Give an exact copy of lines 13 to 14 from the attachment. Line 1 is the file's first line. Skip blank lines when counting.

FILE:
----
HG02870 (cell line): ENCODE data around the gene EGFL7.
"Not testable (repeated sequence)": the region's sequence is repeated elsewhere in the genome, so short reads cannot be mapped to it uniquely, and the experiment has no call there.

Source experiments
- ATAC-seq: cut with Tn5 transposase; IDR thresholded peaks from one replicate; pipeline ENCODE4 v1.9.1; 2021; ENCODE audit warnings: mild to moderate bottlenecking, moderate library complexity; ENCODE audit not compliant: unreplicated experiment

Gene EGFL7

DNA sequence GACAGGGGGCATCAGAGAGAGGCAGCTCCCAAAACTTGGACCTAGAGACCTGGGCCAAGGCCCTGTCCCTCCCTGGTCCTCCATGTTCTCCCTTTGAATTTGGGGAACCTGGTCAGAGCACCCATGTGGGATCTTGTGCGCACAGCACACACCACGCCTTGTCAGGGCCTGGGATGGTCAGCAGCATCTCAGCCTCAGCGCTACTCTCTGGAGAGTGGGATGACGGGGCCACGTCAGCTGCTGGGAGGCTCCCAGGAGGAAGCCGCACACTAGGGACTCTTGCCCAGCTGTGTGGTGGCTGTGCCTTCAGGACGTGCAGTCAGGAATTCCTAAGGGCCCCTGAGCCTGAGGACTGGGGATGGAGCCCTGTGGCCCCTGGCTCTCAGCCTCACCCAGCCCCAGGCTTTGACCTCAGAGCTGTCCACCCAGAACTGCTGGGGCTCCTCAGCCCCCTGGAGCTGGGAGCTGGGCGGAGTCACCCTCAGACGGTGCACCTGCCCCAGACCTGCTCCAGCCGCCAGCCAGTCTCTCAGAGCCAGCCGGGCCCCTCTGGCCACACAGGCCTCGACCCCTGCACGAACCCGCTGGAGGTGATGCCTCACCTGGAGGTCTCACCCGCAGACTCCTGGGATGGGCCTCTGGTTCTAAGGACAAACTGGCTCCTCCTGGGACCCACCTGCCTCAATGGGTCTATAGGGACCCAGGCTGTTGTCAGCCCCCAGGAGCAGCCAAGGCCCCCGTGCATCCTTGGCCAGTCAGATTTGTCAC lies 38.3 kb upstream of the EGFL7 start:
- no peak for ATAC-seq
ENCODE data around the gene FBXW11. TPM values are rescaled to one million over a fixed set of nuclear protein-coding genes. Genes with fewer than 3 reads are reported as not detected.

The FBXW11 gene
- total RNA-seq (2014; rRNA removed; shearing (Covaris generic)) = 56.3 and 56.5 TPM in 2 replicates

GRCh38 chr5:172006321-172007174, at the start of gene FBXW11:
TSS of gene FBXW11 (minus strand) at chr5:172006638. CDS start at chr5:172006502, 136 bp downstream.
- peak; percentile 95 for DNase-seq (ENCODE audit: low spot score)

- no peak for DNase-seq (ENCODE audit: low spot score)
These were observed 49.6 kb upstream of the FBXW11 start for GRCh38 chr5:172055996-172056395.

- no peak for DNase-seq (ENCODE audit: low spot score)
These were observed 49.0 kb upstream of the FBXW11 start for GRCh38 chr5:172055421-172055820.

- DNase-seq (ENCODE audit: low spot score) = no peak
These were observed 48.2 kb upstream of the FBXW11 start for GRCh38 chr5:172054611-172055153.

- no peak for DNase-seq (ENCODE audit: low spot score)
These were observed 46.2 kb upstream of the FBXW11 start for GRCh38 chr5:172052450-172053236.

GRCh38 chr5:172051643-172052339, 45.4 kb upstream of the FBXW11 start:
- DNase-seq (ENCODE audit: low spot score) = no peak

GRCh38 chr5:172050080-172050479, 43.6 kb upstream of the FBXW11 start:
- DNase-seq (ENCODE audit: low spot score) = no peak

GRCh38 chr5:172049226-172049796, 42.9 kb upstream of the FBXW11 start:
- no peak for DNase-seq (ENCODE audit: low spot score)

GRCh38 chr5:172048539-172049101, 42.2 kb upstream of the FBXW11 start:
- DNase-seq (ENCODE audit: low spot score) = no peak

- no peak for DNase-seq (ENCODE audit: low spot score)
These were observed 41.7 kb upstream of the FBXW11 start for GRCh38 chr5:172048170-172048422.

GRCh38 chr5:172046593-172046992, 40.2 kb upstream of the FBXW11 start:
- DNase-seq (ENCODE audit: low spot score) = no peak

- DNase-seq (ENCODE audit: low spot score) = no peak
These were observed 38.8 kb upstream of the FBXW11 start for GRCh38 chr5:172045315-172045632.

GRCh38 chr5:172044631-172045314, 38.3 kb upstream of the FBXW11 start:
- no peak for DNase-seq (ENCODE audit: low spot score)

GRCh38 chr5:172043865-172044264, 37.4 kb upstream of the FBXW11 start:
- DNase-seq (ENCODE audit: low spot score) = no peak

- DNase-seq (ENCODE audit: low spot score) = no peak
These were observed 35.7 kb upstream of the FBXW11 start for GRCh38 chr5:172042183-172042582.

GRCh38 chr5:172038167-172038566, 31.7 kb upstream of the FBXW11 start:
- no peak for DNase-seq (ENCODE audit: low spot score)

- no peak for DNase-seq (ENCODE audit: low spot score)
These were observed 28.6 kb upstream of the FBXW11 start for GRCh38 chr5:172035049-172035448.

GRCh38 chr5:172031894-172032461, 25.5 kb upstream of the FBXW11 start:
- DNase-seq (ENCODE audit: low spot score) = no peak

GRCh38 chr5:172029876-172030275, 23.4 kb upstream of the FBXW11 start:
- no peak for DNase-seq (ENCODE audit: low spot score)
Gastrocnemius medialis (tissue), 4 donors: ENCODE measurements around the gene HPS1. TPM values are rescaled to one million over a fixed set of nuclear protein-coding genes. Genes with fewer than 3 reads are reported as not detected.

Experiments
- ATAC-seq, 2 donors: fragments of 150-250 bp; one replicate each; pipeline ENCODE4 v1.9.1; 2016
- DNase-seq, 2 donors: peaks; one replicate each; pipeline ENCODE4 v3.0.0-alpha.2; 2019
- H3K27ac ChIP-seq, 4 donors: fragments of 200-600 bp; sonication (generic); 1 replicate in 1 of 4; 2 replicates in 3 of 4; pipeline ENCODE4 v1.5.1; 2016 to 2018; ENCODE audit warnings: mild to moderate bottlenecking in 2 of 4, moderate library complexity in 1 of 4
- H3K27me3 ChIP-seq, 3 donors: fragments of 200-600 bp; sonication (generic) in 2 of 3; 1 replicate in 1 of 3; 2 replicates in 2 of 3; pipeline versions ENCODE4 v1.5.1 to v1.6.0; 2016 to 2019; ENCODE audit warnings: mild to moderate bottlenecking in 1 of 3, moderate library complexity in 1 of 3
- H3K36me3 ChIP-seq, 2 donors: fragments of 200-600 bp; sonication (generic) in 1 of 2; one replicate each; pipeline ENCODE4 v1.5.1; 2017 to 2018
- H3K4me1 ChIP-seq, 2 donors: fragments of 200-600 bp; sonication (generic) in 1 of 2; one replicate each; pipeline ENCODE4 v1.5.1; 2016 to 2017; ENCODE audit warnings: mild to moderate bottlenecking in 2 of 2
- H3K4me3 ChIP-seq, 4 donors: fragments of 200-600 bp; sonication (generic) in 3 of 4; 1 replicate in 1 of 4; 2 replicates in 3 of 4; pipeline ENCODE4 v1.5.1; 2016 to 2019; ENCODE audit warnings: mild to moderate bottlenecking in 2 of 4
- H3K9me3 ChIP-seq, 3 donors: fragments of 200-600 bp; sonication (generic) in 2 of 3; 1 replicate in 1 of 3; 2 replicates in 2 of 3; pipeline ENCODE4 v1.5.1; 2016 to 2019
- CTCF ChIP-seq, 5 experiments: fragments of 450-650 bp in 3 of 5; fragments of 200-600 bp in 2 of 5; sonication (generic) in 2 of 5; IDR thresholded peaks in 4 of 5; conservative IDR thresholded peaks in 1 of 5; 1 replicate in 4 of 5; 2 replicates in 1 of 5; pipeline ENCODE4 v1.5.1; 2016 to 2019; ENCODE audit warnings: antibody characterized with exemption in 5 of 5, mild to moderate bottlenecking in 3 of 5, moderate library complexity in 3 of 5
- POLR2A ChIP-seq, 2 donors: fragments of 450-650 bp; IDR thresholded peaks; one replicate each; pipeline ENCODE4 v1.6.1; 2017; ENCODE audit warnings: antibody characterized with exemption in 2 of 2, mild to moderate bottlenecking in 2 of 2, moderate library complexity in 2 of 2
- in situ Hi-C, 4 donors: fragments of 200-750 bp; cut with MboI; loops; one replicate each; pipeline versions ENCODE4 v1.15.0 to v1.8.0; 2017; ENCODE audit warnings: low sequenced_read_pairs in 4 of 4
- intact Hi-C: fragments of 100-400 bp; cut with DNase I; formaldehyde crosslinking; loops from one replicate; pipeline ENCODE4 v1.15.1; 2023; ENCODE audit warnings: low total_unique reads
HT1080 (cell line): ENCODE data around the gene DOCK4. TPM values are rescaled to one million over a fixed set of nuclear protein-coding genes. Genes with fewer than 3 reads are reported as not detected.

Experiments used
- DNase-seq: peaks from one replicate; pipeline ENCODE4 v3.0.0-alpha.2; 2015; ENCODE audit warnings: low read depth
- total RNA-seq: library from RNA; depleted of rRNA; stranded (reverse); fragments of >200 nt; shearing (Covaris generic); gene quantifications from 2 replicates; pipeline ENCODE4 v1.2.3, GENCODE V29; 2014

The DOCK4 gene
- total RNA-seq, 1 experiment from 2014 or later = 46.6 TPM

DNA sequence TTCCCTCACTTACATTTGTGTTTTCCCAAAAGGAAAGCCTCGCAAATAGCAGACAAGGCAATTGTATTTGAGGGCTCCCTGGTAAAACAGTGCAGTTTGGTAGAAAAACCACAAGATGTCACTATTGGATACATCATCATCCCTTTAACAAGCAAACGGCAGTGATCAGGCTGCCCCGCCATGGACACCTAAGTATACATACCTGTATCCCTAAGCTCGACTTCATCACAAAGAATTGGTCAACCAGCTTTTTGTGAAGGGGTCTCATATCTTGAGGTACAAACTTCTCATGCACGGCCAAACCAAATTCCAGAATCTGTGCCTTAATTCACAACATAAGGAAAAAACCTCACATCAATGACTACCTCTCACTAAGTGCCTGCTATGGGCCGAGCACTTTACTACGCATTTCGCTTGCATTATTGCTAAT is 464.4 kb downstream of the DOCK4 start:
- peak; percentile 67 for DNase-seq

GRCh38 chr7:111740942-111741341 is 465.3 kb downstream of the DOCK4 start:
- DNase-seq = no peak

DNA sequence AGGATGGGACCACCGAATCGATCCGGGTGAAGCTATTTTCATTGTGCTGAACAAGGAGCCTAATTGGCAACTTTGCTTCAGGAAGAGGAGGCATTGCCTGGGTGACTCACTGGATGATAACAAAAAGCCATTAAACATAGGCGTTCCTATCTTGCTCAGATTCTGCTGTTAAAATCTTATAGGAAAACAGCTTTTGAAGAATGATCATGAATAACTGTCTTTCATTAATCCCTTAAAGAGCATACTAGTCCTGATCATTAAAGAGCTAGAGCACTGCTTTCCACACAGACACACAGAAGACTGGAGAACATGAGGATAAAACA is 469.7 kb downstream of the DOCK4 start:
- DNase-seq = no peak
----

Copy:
- peak; percentile 95 for DNase-seq (ENCODE audit: low spot score)

- no peak for DNase-seq (ENCODE audit: low spot score)